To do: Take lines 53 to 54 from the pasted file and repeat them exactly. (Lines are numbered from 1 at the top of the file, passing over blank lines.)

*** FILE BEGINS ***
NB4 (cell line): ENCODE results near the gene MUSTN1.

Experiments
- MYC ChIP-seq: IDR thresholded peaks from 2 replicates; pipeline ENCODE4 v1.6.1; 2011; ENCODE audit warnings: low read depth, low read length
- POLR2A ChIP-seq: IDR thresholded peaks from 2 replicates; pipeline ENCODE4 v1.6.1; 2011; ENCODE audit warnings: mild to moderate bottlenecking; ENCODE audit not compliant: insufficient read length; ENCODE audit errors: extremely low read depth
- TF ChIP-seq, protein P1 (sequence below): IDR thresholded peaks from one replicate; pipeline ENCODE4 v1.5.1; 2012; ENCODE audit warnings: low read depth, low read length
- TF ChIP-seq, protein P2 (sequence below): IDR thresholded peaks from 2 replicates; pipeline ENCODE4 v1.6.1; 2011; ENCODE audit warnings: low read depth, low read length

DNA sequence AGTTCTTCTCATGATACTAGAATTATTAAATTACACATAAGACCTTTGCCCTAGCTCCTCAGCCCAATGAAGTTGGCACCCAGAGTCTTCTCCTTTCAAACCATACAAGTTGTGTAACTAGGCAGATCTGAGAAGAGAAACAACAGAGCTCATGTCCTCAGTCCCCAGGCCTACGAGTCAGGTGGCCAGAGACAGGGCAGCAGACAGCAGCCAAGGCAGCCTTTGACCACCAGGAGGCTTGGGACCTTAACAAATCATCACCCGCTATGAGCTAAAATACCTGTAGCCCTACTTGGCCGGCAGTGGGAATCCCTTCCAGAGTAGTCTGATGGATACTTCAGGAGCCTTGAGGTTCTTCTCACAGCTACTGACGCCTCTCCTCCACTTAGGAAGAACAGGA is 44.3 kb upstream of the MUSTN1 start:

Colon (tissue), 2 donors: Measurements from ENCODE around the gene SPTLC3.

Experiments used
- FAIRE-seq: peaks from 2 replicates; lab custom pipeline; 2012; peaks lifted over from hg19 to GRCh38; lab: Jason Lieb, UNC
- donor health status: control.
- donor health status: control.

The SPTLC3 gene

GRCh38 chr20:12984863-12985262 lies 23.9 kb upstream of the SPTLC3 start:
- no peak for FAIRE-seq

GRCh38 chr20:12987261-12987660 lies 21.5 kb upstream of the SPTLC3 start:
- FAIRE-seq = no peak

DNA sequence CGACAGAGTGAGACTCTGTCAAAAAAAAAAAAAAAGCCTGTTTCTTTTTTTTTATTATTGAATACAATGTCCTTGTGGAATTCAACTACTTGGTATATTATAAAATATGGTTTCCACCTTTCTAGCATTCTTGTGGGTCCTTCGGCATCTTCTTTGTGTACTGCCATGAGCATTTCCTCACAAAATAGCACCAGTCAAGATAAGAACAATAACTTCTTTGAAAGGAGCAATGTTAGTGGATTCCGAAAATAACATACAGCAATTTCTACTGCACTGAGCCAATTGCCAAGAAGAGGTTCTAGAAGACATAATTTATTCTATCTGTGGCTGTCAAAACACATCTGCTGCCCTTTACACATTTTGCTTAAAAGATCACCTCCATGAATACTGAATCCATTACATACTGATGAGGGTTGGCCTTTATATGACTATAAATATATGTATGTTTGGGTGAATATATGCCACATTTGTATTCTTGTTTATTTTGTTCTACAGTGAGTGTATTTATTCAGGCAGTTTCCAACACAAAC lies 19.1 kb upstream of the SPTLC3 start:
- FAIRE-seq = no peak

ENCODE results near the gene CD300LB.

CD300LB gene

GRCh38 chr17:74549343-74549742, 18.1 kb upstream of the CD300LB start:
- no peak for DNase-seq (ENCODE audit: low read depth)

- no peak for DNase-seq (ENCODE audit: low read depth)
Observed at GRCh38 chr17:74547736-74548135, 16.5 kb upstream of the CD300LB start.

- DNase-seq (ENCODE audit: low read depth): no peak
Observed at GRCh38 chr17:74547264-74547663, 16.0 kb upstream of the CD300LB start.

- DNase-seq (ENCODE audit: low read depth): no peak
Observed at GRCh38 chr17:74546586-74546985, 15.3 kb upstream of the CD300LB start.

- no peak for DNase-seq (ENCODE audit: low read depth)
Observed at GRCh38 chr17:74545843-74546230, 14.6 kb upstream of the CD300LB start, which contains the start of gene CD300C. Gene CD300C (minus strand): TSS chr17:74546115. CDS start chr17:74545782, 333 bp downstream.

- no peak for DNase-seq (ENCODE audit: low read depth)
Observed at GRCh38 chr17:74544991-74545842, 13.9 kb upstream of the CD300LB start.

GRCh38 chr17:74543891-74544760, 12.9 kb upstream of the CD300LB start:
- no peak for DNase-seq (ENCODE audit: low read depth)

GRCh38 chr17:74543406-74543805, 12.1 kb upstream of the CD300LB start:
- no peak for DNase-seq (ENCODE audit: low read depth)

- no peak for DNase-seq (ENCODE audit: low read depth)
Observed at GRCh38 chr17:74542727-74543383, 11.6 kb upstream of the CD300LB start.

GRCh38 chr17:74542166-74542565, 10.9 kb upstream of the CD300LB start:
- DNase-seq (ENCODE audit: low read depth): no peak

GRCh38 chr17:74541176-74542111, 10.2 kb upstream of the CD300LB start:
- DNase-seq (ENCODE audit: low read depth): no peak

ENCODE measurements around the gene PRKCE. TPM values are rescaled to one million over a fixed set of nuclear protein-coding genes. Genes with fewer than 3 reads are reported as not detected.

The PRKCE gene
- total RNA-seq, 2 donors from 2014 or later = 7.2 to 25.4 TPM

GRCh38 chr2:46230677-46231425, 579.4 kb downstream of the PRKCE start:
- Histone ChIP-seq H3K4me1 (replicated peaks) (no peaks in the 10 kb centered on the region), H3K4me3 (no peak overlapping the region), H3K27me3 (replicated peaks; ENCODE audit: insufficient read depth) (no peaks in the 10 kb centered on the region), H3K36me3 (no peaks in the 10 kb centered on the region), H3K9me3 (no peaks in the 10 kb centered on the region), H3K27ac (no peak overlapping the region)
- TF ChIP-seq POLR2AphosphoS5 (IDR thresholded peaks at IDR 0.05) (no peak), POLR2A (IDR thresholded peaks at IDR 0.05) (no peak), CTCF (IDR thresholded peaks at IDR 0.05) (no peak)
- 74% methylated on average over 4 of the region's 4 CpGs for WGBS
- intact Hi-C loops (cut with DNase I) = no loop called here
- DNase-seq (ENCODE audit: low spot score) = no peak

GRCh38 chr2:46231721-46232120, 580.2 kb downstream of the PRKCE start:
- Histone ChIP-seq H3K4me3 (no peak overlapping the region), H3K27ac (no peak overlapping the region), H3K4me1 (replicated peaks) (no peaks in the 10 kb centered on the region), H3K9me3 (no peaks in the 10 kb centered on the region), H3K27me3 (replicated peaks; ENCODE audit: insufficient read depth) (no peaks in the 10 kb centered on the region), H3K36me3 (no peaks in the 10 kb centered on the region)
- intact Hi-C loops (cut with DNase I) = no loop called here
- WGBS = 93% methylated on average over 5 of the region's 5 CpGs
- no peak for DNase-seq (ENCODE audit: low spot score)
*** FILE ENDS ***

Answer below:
GRCh38 chr2:46231721-46232120, 580.2 kb downstream of the PRKCE start:
- Histone ChIP-seq H3K4me3 (no peak overlapping the region), H3K27ac (no peak overlapping the region), H3K4me1 (replicated peaks) (no peaks in the 10 kb centered on the region), H3K9me3 (no peaks in the 10 kb centered on the region), H3K27me3 (replicated peaks; ENCODE audit: insufficient read depth) (no peaks in the 10 kb centered on the region), H3K36me3 (no peaks in the 10 kb centered on the region)